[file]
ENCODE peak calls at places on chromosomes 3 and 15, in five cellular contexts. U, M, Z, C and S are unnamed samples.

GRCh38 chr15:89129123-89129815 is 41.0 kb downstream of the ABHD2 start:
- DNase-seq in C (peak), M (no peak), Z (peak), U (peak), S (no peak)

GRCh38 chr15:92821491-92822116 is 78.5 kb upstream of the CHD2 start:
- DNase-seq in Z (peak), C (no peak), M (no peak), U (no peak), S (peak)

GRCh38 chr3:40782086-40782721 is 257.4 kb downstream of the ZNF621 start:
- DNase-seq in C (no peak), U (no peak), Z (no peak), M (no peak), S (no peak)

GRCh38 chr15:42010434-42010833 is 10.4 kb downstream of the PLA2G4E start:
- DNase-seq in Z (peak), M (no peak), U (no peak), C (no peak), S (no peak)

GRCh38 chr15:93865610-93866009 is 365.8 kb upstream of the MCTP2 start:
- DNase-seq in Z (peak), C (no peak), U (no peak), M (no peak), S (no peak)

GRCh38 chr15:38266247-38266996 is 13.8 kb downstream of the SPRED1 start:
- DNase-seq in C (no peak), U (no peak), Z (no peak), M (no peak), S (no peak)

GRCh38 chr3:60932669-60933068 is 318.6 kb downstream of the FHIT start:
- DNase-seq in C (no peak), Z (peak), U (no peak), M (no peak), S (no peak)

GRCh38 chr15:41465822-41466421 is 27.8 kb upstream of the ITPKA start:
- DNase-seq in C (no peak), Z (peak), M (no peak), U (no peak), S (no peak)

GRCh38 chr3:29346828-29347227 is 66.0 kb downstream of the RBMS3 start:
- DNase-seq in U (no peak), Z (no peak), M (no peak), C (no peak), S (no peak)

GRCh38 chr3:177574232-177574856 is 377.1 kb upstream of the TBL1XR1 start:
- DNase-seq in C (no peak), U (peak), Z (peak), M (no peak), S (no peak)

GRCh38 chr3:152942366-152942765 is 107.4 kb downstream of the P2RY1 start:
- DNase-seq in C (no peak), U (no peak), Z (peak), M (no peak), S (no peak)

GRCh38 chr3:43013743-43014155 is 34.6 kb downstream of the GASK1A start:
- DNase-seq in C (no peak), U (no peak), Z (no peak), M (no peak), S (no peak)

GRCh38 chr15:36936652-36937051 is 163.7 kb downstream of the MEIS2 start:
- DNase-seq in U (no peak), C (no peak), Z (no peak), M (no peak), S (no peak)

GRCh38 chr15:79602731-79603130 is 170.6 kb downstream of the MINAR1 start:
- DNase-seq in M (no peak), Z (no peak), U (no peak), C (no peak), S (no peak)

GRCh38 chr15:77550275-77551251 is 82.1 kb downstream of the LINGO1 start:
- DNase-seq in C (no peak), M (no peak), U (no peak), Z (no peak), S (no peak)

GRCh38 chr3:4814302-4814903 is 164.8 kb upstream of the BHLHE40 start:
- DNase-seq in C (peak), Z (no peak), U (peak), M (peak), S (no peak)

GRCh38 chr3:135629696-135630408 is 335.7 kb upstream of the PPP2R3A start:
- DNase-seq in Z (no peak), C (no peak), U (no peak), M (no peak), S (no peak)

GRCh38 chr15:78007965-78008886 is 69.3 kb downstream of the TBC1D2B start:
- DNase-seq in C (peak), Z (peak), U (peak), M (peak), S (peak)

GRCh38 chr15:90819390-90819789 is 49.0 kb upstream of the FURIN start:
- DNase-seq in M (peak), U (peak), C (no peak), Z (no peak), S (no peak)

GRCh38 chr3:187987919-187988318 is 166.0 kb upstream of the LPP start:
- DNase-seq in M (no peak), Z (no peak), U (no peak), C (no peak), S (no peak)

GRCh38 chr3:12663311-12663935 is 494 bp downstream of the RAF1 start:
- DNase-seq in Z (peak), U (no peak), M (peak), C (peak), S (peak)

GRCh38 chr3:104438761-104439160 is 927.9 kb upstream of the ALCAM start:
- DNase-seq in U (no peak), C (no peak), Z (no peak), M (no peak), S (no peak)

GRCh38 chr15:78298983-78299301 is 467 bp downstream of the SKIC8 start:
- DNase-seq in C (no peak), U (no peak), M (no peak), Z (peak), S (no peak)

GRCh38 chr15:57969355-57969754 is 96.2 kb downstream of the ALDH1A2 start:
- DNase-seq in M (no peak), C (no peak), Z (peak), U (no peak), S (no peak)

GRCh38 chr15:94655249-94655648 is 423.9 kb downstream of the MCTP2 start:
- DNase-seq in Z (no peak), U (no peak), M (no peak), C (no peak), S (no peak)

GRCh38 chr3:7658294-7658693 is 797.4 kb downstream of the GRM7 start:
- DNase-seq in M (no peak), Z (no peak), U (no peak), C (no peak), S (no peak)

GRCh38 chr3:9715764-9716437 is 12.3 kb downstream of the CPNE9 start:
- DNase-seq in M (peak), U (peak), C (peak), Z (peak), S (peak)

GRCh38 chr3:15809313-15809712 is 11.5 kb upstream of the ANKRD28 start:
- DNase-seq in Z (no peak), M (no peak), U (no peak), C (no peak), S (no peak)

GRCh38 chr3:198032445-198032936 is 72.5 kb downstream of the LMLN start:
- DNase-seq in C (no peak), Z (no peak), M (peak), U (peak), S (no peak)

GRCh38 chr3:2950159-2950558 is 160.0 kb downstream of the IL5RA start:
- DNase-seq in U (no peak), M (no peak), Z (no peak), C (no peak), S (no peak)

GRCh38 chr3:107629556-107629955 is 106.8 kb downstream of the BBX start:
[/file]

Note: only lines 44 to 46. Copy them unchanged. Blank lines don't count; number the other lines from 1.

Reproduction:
GRCh38 chr3:104438761-104439160 is 927.9 kb upstream of the ALCAM start:
- DNase-seq in U (no peak), C (no peak), Z (no peak), M (no peak), S (no peak)

GRCh38 chr15:78298983-78299301 is 467 bp downstream of the SKIC8 start: